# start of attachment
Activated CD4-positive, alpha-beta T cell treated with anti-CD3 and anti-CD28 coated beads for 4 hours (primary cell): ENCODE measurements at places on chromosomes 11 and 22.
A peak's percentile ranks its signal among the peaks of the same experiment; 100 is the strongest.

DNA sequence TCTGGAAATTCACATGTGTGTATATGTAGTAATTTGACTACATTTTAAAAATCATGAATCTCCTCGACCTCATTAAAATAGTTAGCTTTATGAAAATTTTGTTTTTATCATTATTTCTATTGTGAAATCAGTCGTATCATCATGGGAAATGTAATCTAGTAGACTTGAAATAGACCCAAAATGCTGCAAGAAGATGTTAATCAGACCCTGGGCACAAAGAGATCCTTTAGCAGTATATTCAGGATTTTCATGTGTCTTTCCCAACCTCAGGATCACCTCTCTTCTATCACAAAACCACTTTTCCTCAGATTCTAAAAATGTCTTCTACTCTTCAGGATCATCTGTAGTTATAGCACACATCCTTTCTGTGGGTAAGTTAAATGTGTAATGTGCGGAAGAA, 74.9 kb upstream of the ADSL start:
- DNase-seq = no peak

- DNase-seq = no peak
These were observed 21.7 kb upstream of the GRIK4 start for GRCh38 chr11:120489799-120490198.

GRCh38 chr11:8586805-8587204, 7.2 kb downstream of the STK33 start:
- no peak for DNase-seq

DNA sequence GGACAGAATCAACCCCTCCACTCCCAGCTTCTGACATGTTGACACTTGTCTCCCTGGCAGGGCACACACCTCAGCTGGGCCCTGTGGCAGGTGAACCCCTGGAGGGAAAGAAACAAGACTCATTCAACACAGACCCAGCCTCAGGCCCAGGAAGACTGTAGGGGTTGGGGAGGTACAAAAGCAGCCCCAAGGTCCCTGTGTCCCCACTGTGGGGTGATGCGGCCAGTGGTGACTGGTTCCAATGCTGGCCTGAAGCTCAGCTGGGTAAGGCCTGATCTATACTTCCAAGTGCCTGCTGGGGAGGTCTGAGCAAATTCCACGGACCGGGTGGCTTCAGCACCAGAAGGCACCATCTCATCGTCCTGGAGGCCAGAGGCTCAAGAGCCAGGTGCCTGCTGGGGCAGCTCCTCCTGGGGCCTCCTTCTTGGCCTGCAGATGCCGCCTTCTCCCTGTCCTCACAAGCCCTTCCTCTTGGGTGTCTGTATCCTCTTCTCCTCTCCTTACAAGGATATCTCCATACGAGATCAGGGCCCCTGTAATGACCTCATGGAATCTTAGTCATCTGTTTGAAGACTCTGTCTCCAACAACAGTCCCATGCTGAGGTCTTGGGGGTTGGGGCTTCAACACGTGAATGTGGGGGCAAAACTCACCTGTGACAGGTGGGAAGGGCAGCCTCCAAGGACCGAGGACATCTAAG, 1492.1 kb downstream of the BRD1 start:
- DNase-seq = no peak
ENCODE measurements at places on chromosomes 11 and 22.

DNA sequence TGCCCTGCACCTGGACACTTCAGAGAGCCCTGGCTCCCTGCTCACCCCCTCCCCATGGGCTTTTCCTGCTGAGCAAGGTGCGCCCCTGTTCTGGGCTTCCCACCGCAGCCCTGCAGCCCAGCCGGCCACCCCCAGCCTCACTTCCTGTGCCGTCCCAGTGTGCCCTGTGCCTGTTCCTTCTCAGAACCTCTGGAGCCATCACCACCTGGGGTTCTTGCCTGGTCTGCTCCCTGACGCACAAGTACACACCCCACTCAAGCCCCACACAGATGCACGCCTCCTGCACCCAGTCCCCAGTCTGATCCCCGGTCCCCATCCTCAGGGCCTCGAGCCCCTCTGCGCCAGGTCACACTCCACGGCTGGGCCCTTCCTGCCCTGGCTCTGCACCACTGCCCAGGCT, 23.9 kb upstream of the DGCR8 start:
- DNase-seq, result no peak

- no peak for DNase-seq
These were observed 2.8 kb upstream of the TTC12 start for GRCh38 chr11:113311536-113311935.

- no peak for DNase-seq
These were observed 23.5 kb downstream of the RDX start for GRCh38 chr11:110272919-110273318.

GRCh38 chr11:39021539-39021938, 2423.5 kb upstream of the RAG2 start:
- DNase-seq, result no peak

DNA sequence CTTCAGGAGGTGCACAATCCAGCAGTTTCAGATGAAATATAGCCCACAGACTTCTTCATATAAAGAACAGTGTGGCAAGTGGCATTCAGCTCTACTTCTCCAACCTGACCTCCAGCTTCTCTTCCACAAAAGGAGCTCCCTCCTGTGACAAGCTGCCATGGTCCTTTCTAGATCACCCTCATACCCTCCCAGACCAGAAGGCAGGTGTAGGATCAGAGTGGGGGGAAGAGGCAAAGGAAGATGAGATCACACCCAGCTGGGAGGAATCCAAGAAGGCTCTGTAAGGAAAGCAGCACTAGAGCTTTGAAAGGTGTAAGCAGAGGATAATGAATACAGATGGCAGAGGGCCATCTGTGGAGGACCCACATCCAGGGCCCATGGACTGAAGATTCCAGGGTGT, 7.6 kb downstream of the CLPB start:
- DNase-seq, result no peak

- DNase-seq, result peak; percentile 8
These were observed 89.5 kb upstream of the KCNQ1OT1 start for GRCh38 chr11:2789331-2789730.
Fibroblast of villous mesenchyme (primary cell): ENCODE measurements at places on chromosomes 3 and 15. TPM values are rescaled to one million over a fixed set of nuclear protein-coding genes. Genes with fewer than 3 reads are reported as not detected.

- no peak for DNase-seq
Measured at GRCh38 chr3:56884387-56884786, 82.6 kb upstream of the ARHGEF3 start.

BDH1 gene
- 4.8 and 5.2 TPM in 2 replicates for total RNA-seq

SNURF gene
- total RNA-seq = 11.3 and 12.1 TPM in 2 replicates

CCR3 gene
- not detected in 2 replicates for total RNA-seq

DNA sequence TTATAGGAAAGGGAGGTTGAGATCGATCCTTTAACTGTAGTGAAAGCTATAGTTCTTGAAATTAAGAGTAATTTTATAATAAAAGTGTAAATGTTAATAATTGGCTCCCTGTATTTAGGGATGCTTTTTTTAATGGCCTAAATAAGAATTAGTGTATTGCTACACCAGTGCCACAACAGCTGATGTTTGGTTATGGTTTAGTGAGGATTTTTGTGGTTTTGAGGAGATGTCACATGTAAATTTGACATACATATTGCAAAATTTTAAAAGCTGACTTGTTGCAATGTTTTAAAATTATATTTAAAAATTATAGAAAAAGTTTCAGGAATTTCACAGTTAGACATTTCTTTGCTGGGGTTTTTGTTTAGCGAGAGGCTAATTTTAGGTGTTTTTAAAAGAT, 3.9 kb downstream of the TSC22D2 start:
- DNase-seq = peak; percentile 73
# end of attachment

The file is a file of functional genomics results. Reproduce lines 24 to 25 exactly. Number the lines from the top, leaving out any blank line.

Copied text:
Fibroblast of villous mesenchyme (primary cell): ENCODE measurements at places on chromosomes 3 and 15. TPM values are rescaled to one million over a fixed set of nuclear protein-coding genes. Genes with fewer than 3 reads are reported as not detected.

- no peak for DNase-seq